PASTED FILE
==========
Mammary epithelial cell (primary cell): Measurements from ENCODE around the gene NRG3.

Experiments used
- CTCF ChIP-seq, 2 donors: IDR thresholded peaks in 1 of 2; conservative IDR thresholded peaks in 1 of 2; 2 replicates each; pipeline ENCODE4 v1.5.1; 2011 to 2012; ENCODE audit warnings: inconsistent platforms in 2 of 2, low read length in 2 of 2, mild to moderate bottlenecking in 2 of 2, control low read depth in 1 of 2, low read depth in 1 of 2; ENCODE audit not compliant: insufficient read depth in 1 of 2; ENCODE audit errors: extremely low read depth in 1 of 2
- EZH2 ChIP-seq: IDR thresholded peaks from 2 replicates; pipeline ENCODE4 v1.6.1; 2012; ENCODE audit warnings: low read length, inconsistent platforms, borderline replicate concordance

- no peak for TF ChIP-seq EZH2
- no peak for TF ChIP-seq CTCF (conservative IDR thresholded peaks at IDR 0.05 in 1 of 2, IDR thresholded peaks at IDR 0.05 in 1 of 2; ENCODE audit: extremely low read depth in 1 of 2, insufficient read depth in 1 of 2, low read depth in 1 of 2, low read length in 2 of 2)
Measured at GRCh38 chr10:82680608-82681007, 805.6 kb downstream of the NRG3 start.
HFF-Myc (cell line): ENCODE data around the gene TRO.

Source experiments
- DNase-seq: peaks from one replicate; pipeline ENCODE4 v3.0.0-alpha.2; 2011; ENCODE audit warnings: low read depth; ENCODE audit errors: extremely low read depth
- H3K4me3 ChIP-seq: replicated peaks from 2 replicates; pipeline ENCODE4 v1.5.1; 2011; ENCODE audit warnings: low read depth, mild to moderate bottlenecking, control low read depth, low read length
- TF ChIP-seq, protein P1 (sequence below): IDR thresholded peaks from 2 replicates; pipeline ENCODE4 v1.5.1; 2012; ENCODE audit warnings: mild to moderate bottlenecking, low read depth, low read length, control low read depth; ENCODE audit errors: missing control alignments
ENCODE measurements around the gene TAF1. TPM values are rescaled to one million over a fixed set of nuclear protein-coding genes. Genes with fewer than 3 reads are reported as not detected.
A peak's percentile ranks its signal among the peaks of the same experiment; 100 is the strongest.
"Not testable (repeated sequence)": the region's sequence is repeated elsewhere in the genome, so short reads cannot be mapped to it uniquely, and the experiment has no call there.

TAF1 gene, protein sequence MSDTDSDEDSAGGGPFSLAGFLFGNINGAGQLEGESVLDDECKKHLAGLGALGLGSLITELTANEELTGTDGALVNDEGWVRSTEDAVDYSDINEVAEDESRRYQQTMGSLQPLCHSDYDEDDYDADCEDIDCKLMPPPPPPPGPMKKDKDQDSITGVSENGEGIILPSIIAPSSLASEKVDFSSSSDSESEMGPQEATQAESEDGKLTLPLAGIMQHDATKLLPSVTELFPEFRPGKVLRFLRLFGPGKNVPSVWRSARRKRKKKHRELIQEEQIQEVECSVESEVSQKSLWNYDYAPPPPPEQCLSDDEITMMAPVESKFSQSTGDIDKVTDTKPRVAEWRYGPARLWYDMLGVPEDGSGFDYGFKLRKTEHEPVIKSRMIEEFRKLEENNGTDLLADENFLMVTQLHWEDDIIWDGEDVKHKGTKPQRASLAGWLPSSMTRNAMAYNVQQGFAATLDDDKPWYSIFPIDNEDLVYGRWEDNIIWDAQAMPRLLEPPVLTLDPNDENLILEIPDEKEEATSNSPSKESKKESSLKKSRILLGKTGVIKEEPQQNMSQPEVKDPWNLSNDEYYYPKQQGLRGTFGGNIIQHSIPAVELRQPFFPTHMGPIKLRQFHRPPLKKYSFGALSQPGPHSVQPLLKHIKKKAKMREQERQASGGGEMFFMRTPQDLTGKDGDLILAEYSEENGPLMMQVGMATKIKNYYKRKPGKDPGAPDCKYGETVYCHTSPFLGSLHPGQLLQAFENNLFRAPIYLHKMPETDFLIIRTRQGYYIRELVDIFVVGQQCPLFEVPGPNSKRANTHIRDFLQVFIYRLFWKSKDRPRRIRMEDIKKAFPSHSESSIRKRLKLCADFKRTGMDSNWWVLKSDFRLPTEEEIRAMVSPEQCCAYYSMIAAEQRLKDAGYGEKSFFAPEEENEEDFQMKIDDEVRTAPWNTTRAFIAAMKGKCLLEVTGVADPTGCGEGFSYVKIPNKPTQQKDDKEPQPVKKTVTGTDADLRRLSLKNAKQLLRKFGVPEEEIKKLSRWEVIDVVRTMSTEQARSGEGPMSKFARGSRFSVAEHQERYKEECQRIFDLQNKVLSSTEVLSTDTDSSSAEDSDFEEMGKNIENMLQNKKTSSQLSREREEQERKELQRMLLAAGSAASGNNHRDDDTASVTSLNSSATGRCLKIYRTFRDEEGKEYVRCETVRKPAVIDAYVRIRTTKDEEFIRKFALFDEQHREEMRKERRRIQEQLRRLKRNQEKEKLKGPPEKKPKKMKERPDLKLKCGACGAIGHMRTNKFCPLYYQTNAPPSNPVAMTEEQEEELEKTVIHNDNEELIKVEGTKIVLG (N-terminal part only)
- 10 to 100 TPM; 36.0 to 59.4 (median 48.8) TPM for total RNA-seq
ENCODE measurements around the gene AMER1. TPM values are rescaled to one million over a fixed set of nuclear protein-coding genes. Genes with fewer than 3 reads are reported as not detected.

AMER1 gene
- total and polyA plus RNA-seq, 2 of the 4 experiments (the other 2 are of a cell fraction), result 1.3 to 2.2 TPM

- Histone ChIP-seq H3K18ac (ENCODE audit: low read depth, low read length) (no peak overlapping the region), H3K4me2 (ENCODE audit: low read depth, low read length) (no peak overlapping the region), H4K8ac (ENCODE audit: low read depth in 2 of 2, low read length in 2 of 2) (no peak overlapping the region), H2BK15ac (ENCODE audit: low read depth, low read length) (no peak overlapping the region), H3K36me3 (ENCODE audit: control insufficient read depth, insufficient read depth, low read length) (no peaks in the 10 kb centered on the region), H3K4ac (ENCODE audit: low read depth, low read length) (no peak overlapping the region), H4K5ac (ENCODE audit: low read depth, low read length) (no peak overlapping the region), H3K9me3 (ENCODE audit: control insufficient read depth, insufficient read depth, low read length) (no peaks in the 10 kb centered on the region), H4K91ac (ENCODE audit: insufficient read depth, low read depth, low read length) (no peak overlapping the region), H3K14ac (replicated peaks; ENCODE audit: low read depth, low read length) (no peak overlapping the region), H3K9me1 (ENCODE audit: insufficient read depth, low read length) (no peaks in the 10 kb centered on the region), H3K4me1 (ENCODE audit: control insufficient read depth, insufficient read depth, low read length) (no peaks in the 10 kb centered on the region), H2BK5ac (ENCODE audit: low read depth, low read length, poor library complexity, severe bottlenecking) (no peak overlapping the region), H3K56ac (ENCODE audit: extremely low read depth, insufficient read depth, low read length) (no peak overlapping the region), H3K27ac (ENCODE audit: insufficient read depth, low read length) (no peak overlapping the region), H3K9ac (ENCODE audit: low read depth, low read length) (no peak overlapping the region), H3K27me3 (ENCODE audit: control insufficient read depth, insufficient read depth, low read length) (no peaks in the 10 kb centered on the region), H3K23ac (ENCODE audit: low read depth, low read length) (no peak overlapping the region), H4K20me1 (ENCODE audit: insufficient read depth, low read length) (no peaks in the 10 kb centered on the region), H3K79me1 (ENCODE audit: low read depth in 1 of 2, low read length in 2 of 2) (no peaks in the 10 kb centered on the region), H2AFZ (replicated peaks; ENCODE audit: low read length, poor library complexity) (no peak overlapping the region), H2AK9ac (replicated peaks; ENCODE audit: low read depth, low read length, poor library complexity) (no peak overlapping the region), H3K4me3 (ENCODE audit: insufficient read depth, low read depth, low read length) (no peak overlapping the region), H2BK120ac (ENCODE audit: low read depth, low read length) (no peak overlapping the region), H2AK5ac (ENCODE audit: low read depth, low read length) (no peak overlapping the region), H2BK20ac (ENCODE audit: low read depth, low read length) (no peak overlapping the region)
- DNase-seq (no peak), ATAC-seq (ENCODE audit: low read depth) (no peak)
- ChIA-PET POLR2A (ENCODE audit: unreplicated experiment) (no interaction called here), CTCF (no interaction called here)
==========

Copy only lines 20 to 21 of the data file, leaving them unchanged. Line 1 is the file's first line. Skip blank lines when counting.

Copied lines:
- total and polyA plus RNA-seq, 2 of the 4 experiments (the other 2 are of a cell fraction), result 1.3 to 2.2 TPM

- Histone ChIP-seq H3K18ac (ENCODE audit: low read depth, low read length) (no peak overlapping the region), H3K4me2 (ENCODE audit: low read depth, low read length) (no peak overlapping the region), H4K8ac (ENCODE audit: low read depth in 2 of 2, low read length in 2 of 2) (no peak overlapping the region), H2BK15ac (ENCODE audit: low read depth, low read length) (no peak overlapping the region), H3K36me3 (ENCODE audit: control insufficient read depth, insufficient read depth, low read length) (no peaks in the 10 kb centered on the region), H3K4ac (ENCODE audit: low read depth, low read length) (no peak overlapping the region), H4K5ac (ENCODE audit: low read depth, low read length) (no peak overlapping the region), H3K9me3 (ENCODE audit: control insufficient read depth, insufficient read depth, low read length) (no peaks in the 10 kb centered on the region), H4K91ac (ENCODE audit: insufficient read depth, low read depth, low read length) (no peak overlapping the region), H3K14ac (replicated peaks; ENCODE audit: low read depth, low read length) (no peak overlapping the region), H3K9me1 (ENCODE audit: insufficient read depth, low read length) (no peaks in the 10 kb centered on the region), H3K4me1 (ENCODE audit: control insufficient read depth, insufficient read depth, low read length) (no peaks in the 10 kb centered on the region), H2BK5ac (ENCODE audit: low read depth, low read length, poor library complexity, severe bottlenecking) (no peak overlapping the region), H3K56ac (ENCODE audit: extremely low read depth, insufficient read depth, low read length) (no peak overlapping the region), H3K27ac (ENCODE audit: insufficient read depth, low read length) (no peak overlapping the region), H3K9ac (ENCODE audit: low read depth, low read length) (no peak overlapping the region), H3K27me3 (ENCODE audit: control insufficient read depth, insufficient read depth, low read length) (no peaks in the 10 kb centered on the region), H3K23ac (ENCODE audit: low read depth, low read length) (no peak overlapping the region), H4K20me1 (ENCODE audit: insufficient read depth, low read length) (no peaks in the 10 kb centered on the region), H3K79me1 (ENCODE audit: low read depth in 1 of 2, low read length in 2 of 2) (no peaks in the 10 kb centered on the region), H2AFZ (replicated peaks; ENCODE audit: low read length, poor library complexity) (no peak overlapping the region), H2AK9ac (replicated peaks; ENCODE audit: low read depth, low read length, poor library complexity) (no peak overlapping the region), H3K4me3 (ENCODE audit: insufficient read depth, low read depth, low read length) (no peak overlapping the region), H2BK120ac (ENCODE audit: low read depth, low read length) (no peak overlapping the region), H2AK5ac (ENCODE audit: low read depth, low read length) (no peak overlapping the region), H2BK20ac (ENCODE audit: low read depth, low read length) (no peak overlapping the region)